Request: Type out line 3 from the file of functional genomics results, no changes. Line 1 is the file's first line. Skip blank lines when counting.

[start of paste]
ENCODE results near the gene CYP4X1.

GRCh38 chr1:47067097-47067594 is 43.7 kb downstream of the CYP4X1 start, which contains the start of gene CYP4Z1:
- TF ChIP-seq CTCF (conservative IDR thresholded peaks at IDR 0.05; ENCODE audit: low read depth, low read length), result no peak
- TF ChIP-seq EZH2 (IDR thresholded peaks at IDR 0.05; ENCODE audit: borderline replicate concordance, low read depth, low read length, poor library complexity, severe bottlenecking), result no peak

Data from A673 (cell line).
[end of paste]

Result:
- TF ChIP-seq CTCF (conservative IDR thresholded peaks at IDR 0.05; ENCODE audit: low read depth, low read length), result no peak